Look to the sky on the evening of Sunday, Jan. 20, and you’ll be in for a rare treat. A total lunar eclipse will be well visible to stargazers as the Earth’s shadow crosses in front of the moon. This…
University Awarded $4 Million to Boost Retention of Minority Students in STEM
The National Science Foundation (NSF) has awarded a $4 million grant to Syracuse University to lead an effort to develop and implement strategies for augmenting the number of underrepresented minority students pursuing science, technology, engineering and mathematics (STEM) programs of study and careers.
The five-year grant, which runs through 2022, was awarded as part of the NSF’s Louis Stokes Alliance for Minority Participation (LSAMP) program to support the continued work of the Upstate New York LSAMP alliance. Led by Syracuse University, the alliance will use the funding to further expand on its efforts to improve recruitment, academic success and persistence of traditionally underrepresented minority students in STEM majors; strengthen the pipeline from community college to four-year study; and develop best practices for better supporting and retaining underrepresented students in STEM fields of study. In addition to Syracuse, the Upstate alliance includes Onondaga Community College, which will serve as co-lead for the project; Clarkson University; Cornell University; Rensselaer Polytechnic Institute; Rochester Institute of Technology; and Monroe Community College.
Syracuse University Vice Chancellor and Provost Michele Wheatly, who serves as principal investigator for the grant, says the recruitment of underrepresented students into the STEM fields is crucial. “In today’s knowledge economy, the greatest growth in job opportunities will continue to be in STEM-related fields,” says Wheatly. “And yet the number of minority students going on to become STEM professionals continues to lag significantly behind nonminority student numbers. This grant will help us continue to root out the causes behind this disparity and take steps to address them, for the benefit of our students, our Upstate economy and the STEM fields, industries and professions.”
Co-principal investigators are Tamara Hamilton, LSAMP program director at Syracuse and co-principal investigator for the Upstate LSAMP alliance; Dawn Johnson, associate professor and chair of the Department of Higher Education in the University’s School of Education; Andria Costello Staniec, associate professor of civil and environmental engineering in the University’s College of Engineering and Computer Science; and Julie White, senior vice president for student engagement, Onondaga Community College.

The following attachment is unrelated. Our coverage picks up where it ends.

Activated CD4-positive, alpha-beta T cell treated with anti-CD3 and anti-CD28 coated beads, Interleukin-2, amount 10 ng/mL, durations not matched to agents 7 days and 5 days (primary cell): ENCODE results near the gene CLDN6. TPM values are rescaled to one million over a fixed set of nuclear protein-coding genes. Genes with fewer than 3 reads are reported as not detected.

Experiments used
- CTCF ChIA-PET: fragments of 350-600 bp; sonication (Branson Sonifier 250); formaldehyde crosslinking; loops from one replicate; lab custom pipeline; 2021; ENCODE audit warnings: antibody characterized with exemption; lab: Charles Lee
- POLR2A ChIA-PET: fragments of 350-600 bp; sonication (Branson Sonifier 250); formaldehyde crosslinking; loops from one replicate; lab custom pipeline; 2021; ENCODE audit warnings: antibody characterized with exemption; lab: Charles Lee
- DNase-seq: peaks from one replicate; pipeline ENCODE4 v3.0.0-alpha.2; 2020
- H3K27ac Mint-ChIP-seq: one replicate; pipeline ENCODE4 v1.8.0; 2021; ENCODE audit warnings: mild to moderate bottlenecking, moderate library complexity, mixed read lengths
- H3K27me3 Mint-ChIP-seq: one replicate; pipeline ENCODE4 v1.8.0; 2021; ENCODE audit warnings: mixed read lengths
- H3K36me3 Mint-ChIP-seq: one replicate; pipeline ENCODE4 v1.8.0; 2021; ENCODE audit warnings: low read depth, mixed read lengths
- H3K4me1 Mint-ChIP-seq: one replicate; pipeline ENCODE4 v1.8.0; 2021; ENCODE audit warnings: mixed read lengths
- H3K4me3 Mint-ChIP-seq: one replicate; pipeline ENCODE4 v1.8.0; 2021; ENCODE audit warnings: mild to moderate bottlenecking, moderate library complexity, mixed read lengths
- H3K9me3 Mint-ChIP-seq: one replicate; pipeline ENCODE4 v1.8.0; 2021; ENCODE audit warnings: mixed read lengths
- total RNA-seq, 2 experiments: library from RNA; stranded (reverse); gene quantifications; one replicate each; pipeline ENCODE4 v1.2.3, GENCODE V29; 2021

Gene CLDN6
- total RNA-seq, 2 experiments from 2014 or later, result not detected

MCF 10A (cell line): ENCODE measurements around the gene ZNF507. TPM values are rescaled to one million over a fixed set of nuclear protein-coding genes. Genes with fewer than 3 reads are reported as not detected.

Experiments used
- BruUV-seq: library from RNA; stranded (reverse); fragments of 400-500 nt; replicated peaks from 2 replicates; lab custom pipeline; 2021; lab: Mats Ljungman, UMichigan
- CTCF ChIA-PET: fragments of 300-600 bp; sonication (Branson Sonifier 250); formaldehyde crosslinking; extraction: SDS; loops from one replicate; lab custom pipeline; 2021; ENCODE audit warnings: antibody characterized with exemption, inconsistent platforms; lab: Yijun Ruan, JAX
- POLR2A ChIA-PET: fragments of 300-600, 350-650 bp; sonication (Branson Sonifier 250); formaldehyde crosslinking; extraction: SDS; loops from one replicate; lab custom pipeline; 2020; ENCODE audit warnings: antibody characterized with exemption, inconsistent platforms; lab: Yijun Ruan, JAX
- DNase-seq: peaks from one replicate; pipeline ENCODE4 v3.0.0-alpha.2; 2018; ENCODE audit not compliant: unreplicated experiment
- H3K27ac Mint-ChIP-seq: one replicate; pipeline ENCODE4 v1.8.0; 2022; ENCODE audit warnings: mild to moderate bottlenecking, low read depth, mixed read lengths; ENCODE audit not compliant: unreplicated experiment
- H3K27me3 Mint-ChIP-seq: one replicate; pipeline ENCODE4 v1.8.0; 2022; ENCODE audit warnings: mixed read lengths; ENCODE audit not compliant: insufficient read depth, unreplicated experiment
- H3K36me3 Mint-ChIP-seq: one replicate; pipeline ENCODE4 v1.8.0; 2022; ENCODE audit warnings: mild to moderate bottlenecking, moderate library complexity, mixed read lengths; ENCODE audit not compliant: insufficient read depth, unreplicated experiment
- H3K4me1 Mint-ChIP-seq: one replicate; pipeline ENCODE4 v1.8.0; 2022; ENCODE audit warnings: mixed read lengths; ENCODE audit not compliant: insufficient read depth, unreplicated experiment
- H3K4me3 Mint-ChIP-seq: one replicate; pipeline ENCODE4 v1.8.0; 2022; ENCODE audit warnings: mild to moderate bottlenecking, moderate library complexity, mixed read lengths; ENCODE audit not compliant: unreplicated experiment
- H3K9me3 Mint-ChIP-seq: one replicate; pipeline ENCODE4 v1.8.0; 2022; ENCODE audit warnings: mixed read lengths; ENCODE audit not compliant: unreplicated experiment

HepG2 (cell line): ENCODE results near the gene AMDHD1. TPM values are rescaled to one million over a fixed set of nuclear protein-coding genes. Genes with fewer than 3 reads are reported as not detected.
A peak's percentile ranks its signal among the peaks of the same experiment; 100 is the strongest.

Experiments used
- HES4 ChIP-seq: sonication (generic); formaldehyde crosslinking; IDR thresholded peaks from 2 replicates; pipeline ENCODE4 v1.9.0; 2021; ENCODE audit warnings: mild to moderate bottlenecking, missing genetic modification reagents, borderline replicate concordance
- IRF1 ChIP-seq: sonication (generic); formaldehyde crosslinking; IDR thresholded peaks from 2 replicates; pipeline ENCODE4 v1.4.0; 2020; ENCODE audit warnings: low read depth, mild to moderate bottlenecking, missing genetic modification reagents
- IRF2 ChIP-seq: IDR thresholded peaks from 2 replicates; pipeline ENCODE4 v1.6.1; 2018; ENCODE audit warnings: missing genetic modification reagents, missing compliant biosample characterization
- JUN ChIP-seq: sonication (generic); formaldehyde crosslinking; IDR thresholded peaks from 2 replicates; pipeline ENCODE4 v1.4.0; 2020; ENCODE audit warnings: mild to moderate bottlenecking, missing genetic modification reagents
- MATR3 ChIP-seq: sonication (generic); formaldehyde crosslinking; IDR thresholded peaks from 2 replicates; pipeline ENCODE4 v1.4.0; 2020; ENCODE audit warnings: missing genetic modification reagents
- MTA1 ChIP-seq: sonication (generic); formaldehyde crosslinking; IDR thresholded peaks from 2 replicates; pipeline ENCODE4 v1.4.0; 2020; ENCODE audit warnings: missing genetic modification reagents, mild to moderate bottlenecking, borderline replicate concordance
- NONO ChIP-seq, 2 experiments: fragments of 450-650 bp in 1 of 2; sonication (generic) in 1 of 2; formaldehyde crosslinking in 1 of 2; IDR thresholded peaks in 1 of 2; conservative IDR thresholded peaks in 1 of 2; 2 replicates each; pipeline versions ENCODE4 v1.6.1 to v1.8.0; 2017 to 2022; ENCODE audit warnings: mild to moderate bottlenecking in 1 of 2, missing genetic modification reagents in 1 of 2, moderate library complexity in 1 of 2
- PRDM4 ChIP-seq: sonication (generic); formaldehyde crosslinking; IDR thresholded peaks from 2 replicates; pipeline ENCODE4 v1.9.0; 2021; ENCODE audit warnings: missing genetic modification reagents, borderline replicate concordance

“For an increasing number of students today, community college is the first step toward a four-year degree and the doorway to a successful career,” says White. “Our job as higher education professionals is to ensure that we are doing all that we can to support students as they transition through the education pipeline. The research shows that underrepresented minority students initially attracted to STEM programs may face unanticipated obstacles in their pursuit of STEM careers, and this project will provide us with additional resources to help students successfully address those challenges.”
Hamilton agrees. “In order to prepare the next generation of innovators and STEM scholars, we must develop strategies to successfully attract, support and retain students across all demographics,” she says. “This grant will provide critical support for the Upstate alliance to continue our efforts to better engage and mentor minority students interested in these rapidly expanding fields at all stages of their academic career.”
Under the funded project, the Upstate alliance seeks to collectively graduate 860 underrepresented minority STEM students per year by the end of 2022. It also will work to expand, refine and study best practices for preparing community college students for successful transition into four-year STEM programs. The funding also supports a new component to the alliance’s work—a research study to investigate the role of student research experiences, faculty mentoring and the community college pipeline in promoting persistence and graduation of underrepresented minority students in STEM.
“We know that minority students enroll in STEM majors at the same rate as white students,” says Staniec, who will co-lead the research component of the funded project. “What we don’t know is why they do not graduate with these degrees at the same rate. We hope that this research component will help to illuminate those reasons and provide a solid theoretical foundation for developing solutions to effectively address them.”
“This research component is a tremendous opportunity for us to generate new knowledge that will benefit not only our Upstate institutions but institutions nationwide,” says Johnson, who is co-principal investigator on the research component along with Staniec and Cathy Engstrom, associate professor of higher education in the University’s School of Education.
The Upstate LSAMP alliance was formed 10 years ago to attract and maximize the number of potential students from underrepresented populations, specifically African-American, Latino American and Native American students in Upstate New York who are enrolled in STEM fields. It seeks to develop the next generation of innovators and grow a workforce that is both highly qualified for the knowledge economy and fully representative of the nation’s demographics.